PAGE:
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Reverse Bands Pictures

by Gary F. Zeolla

See the article Bands and Chains for a discussion on the pics below.
See also Band Pictures and Chains Pictures.


General Set up

 

Choking light bands once then twice around the top of the power rack. This is done for reverse band work.
I've found I need to choke them once for benches and deadlifts and twice for squats when using light (#3) bands.
With that amount of tension, the bands add about what full gear adds.

Since I lift in my own home gym, I was able to put marks on the power rack where to put the bands for reverse band work.


Reverse Band Squats

Setting up for reverse band squats.
When setting up, after the weights are put on one side, be sure to put on a collar.
When you stretch the bands over the other side, they will pull that side up, and the plates could slid off the other side without a collar.

Final set up for reverse band squats.

Front, close up view.

Inside view.

Set-up for squats using average (#4) bands.
With the average bands, I only need to choke them once around the top of the power rack.
This is a better set-up as there is basically no tension at the top but plenty at the bottom.
This way, you're handling the full weight on the walkout and set-up.
This conditions your body for handling heavier weights.

The above has a slightly different set up. The bands are reversed at the top.
This puts a little more angle and thus tension on the bands.
This is important as the ideal is for there to be virtually no tension at the top. But the “virtually” is important.
There needs to be just enough tension to keep the bands in place. So try both set ups, and see which works best.

 

After the previous pictures were taken, I tried changing changed the way I put the bands on the bar. I was placing them inside the weights against the outside of the inner collar. But they tended to slip off. So I tried placing them between the first two plates.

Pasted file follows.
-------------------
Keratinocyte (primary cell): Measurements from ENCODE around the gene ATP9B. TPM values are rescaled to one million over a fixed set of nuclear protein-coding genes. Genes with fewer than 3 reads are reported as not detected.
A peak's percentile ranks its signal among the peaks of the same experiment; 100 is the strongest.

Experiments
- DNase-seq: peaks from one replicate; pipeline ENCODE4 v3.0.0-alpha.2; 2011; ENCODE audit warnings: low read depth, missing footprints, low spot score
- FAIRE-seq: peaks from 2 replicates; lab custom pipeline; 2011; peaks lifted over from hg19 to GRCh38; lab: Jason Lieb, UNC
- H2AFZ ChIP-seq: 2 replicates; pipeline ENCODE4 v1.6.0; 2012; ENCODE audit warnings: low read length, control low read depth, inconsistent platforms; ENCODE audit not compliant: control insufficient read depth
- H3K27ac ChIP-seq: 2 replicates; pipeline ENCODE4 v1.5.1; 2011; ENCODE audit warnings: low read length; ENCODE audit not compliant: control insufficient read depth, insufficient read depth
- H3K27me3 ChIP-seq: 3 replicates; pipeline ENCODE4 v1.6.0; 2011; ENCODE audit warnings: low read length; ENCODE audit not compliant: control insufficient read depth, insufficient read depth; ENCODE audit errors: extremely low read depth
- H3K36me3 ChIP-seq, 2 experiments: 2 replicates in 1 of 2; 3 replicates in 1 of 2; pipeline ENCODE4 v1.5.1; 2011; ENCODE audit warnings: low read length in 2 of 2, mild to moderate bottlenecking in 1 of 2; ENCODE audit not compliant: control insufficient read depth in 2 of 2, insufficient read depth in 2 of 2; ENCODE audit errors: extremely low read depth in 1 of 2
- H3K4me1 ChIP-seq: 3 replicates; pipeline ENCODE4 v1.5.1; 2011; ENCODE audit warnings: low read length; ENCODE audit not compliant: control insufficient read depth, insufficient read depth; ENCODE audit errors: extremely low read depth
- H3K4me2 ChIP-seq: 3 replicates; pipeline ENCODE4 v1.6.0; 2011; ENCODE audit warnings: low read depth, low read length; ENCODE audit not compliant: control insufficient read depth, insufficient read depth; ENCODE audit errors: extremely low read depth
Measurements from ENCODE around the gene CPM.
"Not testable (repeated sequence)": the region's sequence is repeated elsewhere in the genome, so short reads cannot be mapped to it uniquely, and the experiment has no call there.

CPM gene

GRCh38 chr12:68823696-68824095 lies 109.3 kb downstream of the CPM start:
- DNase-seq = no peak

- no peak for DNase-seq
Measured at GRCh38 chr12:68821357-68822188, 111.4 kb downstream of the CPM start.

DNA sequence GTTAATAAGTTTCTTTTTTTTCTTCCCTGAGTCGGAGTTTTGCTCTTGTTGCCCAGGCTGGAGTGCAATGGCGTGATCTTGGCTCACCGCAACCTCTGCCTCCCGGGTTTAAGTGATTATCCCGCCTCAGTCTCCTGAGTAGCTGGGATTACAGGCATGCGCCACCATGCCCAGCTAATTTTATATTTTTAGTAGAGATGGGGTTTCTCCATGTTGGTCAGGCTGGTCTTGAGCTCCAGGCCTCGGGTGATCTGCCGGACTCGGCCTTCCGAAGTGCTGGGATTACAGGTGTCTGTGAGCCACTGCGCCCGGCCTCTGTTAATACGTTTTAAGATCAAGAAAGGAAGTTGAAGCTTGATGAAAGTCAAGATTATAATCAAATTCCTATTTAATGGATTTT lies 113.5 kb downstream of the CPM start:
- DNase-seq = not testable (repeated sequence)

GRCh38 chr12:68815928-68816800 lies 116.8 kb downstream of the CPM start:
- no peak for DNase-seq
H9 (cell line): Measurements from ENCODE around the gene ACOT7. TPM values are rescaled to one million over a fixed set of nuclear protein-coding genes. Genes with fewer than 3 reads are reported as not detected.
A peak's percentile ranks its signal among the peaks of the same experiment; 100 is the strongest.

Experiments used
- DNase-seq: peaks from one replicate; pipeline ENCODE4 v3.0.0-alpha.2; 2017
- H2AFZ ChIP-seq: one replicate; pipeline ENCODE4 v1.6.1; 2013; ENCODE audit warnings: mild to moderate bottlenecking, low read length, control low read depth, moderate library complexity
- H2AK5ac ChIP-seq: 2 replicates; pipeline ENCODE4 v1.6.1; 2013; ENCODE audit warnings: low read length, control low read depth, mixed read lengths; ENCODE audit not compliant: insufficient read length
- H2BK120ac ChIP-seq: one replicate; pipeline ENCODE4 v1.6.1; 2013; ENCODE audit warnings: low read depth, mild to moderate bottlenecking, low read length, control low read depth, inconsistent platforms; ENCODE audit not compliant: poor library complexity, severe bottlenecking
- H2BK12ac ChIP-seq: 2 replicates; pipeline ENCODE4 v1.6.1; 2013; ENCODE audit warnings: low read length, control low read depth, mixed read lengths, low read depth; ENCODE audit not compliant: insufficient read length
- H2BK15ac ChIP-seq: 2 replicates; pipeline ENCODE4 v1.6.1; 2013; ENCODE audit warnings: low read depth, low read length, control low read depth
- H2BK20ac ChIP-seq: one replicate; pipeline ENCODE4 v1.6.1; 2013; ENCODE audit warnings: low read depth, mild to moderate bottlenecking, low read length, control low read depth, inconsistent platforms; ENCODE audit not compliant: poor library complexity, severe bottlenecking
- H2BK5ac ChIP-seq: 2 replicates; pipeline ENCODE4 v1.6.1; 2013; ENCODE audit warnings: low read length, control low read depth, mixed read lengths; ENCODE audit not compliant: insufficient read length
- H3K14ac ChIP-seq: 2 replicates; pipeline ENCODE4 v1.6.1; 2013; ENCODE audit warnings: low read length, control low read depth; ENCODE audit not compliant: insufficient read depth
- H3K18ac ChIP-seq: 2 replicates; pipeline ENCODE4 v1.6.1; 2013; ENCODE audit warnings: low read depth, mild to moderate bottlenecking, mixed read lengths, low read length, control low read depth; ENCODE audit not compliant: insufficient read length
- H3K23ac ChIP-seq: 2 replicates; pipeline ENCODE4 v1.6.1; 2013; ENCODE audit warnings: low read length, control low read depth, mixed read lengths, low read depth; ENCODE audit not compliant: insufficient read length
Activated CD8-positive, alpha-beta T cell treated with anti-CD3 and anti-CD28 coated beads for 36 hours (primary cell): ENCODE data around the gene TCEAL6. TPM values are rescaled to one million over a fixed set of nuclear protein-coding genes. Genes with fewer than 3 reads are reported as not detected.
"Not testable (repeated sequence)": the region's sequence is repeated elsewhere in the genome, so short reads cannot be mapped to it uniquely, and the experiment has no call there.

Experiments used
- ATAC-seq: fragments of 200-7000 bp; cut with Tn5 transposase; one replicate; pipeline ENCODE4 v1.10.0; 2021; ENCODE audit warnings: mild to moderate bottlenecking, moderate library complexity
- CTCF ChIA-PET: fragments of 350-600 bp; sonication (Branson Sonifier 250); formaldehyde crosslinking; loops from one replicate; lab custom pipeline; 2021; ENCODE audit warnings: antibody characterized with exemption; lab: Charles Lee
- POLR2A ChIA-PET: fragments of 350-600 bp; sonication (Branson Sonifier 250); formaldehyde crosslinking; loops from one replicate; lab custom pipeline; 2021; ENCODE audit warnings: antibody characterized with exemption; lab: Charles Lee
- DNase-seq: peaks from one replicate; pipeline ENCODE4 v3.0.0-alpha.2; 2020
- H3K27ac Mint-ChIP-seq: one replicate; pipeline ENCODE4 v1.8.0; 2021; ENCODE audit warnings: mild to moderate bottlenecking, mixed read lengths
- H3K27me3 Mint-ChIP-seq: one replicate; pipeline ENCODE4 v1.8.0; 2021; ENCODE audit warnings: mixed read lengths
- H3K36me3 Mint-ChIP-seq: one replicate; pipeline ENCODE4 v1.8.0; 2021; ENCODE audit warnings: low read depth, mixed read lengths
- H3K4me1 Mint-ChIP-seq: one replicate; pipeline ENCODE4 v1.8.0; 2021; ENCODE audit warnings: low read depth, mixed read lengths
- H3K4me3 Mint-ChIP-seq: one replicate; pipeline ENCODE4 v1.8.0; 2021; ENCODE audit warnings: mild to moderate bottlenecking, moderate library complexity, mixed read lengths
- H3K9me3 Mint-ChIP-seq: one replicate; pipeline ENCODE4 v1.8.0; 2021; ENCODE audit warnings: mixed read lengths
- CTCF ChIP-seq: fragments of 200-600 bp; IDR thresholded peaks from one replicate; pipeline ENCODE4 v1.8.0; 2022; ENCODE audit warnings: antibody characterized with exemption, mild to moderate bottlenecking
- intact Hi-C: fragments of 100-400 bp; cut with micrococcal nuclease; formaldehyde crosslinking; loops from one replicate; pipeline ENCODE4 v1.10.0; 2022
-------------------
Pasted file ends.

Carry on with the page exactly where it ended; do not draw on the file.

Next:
The previous setup kept the bands from slipping, but there was still some tension at the top and way too much in the hole. As such, the exercise was not overloading the walkout like I wanted, and it was making the bottom of the lift way too easy. So I went back to putting the bands in-between the weights and the inside collars. This way, there is basically no tension at the top and not as much in the hole, so the bottom end of the lift still gets some work. To keep the bands from slipping I tied them up with short ropes. I think this final setup is best.

This video is using this final setup. You can see in the upper right-hand corner how the bands are fluttering at top of the lift since there is no tension.


Reverse Band Benches

  

Setting up the bands. The tension is such that an empty is not being lifted up by the band.
This way, the lifter is lifting most of the weight at lockout.

 

A couple of views of the final setup.

For a video of reverse band benches, click here.


Reverse Band Deadlifts

Set up for reverse band deadlifts.

  

Another option for DLs is to put the safety bars in the top holes of the power rack and choke the bands around them.
This way, the bands will deload at the top part of the lift.

As seen above, when I first did RB DLs, I used light (3#) bands choked around the top of my power rack. But there was still too much tension at the top of the lift. So I then tried choking them around the safety bars placed in the top holes of the rack. That lessened the tension at the top, but now there wasn’t enough tension at the bottom, so it wasn’t much different than doing raw DLs.

So I switched to average (#4) bands. That gives me greater tension at the bottom. But using the top holes still had some tension at the top of the lift. So instead, I put the safeties two holes down from the top. And that has the bands almost completely deloading at the top but still enough tension at the bottom. The above pic is of this set-up. For a video of this exercise, click here.

When setting up for reverse band deadlifts, it helps to put the bar on the hooks of the power rack at thigh level until the first pair of 45s is on the bar.
Then lower the bar to the floor to put the rest of the weights on. After the workout, put the bar back on the hooks to take off the final 45s.
But be sure to put a collar on one side before taking the weight off of the other side.
Otherwise, the band will pull up the bar on that side and the weight will slid off of the other side.

Video of Conv Reverse Band Deadlifts


Reverse Bands Pictures. Copyright 2005-2007 by Gary F. Zeolla.

The first of the above pictures were posted on this site December 26, 2005.
Pics were last added November 16, 2007.

Powerlifting and Strength Training
Powerlifting and Strength Training: Powerlift Assistance Exercises

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